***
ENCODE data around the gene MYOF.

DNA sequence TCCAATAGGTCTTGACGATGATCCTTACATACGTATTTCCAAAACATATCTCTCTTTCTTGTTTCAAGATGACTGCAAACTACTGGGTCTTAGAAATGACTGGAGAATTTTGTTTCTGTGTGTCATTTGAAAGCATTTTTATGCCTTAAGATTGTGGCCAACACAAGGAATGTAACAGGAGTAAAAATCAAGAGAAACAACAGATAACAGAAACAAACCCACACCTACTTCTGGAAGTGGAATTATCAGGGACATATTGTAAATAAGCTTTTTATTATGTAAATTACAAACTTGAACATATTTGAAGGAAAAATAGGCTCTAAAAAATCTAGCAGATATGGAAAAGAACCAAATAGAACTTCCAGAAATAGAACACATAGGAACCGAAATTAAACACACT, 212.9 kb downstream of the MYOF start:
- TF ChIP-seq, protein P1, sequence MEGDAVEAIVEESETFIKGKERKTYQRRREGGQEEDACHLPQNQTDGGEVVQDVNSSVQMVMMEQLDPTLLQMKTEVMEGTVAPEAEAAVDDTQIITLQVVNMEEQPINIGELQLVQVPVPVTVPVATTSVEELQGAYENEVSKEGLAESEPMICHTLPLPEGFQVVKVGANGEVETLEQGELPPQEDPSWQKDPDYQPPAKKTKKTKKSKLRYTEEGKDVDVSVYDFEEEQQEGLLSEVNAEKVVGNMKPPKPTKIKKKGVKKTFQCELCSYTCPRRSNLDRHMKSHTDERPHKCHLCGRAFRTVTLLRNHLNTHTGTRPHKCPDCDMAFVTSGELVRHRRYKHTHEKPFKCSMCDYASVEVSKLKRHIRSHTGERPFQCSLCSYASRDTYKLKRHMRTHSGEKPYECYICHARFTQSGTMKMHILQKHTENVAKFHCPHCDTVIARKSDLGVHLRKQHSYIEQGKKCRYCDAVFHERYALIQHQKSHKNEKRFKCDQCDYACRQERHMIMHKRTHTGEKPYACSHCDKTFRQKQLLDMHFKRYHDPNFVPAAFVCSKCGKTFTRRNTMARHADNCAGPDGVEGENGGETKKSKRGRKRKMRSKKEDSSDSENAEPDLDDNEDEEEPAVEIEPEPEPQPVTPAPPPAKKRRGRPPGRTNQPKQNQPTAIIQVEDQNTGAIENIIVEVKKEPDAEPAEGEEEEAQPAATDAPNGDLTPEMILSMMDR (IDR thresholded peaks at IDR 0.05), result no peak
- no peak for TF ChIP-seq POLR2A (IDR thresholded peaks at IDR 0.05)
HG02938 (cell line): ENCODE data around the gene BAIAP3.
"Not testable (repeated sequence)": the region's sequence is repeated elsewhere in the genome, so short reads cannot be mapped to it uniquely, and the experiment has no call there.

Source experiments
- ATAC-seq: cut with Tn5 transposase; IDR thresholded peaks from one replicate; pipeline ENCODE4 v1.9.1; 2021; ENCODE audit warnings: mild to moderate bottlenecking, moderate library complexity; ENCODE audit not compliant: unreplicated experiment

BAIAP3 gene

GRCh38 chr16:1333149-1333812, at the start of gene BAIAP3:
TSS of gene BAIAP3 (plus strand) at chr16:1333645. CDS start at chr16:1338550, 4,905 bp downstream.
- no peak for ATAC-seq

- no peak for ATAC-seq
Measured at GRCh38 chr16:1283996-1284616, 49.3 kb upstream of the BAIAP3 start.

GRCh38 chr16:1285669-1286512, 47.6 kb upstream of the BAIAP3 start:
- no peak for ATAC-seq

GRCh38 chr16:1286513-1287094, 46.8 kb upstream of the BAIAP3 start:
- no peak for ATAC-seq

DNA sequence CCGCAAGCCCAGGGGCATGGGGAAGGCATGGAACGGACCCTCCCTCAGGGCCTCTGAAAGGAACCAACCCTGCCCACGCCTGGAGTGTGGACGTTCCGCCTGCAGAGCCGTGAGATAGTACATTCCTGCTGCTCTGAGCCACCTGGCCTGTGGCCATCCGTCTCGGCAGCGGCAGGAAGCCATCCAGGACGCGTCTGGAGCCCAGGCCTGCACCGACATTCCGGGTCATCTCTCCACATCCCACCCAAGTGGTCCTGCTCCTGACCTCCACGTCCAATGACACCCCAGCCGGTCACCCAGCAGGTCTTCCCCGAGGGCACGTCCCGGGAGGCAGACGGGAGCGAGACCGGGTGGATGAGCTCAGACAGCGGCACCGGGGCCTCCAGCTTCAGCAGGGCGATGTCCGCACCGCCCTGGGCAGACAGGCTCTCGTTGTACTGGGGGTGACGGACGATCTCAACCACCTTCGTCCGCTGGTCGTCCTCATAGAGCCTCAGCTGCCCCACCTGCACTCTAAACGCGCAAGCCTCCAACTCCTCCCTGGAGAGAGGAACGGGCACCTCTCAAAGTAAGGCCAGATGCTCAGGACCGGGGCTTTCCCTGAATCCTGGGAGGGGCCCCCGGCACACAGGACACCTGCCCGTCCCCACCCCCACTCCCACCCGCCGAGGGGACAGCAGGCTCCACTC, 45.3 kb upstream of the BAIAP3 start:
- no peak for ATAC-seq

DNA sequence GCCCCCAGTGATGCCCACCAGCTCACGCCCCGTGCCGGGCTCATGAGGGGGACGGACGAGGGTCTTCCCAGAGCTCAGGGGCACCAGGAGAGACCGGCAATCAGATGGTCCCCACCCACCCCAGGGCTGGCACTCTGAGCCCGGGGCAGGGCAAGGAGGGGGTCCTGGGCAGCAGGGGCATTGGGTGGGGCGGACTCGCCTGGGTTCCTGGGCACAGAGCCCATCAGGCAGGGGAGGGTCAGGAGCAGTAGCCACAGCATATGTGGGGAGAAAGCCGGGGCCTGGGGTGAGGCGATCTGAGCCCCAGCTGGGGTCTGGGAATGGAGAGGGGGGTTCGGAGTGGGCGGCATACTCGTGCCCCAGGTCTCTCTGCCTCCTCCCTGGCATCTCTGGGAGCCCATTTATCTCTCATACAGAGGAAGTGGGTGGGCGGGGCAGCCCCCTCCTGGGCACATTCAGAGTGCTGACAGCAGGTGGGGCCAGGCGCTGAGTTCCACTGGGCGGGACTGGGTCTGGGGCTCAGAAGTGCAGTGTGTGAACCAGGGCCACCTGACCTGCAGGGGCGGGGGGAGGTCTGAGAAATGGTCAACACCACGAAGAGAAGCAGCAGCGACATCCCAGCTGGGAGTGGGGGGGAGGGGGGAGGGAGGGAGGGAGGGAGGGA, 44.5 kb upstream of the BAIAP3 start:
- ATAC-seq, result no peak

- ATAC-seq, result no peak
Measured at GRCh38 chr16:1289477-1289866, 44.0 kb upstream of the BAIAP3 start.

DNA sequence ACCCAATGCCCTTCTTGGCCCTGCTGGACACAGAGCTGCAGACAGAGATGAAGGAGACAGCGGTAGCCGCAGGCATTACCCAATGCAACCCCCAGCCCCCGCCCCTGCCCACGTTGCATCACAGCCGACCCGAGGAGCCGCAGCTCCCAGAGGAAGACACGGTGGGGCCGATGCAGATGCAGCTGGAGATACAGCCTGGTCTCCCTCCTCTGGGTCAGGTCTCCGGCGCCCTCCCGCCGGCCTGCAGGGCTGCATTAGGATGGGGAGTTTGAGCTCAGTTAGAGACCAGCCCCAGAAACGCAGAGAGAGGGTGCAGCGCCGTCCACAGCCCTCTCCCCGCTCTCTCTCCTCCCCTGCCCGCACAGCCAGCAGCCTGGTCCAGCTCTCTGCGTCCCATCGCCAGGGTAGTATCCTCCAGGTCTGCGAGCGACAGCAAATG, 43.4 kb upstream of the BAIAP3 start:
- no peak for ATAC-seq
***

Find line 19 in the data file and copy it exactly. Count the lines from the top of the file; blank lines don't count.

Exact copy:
DNA sequence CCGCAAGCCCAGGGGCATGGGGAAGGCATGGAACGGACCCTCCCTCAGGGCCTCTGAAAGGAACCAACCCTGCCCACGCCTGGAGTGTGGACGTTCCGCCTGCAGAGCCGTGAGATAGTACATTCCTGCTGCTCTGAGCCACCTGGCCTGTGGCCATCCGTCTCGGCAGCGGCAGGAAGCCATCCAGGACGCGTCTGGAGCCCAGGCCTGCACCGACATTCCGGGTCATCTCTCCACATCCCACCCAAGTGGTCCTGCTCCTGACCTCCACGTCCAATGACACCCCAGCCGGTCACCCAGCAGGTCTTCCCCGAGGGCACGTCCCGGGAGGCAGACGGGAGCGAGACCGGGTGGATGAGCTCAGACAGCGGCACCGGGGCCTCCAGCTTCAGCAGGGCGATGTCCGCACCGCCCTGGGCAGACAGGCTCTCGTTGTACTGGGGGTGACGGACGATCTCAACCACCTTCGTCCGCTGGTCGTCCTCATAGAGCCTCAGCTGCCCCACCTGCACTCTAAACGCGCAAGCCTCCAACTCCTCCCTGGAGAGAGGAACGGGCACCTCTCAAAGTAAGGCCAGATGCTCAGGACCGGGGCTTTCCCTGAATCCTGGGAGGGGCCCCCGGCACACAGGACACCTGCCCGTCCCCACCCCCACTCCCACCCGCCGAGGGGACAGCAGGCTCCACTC, 45.3 kb upstream of the BAIAP3 start: